Hardware vs software

China, it has been said, boasts some of the world’s most impressive ‘hardware’ – high-speed railways, gleaming office towers and supercomputers – but the country’s ‘software’ has yet to catch up. Put another way, China has had more success building world-class infrastructure than world-class innovation, although this is to be expected at the country’s current state of economic development.

The hardware vs. software distinction is mirrored in China’s education system as a whole, according to interviews with human resources managers for this report, which found that 'the prevailing system has skewed the primary and secondary education system towards test preparation, leaving limited classroom time for the cultivation of analytical and creative skills.' In other words, hard skills are introduced early on and strengthened over time, while soft skills are too often left to languish.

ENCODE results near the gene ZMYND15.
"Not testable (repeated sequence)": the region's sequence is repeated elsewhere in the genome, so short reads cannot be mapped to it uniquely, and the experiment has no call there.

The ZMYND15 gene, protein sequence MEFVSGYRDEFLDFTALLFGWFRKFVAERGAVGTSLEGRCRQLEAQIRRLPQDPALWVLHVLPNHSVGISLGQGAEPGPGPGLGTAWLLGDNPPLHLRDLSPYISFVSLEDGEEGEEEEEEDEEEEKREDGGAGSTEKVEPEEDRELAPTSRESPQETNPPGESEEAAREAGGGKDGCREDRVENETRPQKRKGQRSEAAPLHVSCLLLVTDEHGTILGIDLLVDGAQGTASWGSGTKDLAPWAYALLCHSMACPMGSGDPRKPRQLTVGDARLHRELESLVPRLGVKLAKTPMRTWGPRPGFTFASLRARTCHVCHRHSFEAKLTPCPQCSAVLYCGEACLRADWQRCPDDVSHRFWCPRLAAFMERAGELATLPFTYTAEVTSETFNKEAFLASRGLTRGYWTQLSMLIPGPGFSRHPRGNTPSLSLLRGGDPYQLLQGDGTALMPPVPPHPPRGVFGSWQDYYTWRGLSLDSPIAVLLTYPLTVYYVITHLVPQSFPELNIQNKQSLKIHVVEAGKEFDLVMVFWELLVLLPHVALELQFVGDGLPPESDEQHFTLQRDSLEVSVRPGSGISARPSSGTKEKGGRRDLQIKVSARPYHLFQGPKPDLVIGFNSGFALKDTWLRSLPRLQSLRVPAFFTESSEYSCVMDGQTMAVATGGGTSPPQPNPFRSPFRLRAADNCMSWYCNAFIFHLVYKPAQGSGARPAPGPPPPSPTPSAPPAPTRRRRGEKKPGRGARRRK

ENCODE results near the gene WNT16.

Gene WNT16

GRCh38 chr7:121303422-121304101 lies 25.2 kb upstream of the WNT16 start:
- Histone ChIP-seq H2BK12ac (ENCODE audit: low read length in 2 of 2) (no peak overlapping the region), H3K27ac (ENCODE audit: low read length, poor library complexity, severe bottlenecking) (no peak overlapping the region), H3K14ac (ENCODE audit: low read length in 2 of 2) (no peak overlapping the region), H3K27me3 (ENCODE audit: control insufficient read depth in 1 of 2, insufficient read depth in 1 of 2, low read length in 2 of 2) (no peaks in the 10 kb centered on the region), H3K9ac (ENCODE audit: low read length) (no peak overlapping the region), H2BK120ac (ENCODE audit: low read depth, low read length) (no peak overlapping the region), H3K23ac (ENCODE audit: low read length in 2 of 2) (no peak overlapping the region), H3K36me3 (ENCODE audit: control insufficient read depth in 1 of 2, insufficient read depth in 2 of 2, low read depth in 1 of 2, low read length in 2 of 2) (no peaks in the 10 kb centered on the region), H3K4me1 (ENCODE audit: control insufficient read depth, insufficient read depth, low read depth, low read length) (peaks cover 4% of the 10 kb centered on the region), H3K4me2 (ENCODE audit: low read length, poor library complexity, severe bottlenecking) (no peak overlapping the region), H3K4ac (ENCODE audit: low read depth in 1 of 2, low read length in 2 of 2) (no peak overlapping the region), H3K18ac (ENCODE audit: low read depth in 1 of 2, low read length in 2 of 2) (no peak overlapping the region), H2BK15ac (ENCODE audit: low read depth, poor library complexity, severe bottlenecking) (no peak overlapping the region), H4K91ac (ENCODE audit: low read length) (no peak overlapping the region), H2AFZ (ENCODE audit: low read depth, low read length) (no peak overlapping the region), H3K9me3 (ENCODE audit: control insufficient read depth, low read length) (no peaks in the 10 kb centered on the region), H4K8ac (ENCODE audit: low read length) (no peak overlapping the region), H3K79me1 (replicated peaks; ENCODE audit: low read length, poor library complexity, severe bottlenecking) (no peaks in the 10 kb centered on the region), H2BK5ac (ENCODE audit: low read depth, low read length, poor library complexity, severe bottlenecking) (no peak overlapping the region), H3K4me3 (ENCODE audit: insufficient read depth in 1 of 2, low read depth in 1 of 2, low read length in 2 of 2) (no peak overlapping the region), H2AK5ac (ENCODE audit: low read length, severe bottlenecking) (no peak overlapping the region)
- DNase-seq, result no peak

This trade-off was largely acceptable for China so long as it was the world’s workshop, but industry in China increasingly demands employees who can see the bigger picture, manage a team and communicate effectively with partners and colleagues both in China and overseas. According to business surveys in China, wages are rising fastest at the level of middle management, where soft skills are more important for success than technical knowledge, and many firms struggle to find suitable candidates. Somewhat surprisingly, China’s skills gap is most acute in workers who are at least a few years removed from their formal education, and being asked for the first time to assume more managerial responsibilities.